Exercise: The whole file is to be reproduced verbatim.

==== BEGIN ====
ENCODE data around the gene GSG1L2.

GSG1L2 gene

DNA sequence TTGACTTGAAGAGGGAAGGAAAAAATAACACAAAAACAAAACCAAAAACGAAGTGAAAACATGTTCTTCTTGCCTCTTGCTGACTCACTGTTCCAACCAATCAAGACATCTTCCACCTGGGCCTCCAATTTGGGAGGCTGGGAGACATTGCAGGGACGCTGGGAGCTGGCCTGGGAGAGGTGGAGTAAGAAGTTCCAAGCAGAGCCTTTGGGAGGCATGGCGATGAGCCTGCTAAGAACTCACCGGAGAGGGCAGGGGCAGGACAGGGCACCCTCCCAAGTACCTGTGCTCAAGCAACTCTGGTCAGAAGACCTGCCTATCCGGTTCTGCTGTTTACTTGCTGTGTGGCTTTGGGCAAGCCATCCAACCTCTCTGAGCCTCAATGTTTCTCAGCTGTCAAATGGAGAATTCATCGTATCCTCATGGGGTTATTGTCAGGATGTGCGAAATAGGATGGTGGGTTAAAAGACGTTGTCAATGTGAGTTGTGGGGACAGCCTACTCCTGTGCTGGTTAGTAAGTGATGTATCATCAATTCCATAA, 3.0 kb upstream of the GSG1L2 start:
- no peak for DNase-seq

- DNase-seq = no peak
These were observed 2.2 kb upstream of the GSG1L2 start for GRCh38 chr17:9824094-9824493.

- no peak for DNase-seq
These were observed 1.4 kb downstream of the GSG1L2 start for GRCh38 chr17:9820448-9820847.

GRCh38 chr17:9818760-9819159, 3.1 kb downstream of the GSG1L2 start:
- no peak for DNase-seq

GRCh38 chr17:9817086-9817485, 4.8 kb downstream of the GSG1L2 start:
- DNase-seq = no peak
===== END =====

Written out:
ENCODE data around the gene GSG1L2.

GSG1L2 gene

DNA sequence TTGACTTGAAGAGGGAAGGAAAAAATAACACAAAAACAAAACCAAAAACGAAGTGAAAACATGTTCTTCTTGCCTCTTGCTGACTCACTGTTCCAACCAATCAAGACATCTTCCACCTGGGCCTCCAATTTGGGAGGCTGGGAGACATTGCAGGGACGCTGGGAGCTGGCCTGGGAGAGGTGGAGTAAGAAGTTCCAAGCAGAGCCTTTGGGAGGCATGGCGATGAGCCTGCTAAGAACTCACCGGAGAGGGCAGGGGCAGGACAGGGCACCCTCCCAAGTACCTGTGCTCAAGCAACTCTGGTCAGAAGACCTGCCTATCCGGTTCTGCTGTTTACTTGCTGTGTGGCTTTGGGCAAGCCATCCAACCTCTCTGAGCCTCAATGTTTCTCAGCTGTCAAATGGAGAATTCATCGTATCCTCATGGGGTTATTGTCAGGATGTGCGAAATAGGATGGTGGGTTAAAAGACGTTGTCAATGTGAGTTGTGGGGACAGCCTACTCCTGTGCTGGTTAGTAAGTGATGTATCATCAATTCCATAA, 3.0 kb upstream of the GSG1L2 start:
- no peak for DNase-seq

- DNase-seq = no peak
These were observed 2.2 kb upstream of the GSG1L2 start for GRCh38 chr17:9824094-9824493.

- no peak for DNase-seq
These were observed 1.4 kb downstream of the GSG1L2 start for GRCh38 chr17:9820448-9820847.

GRCh38 chr17:9818760-9819159, 3.1 kb downstream of the GSG1L2 start:
- no peak for DNase-seq

GRCh38 chr17:9817086-9817485, 4.8 kb downstream of the GSG1L2 start:
- DNase-seq = no peak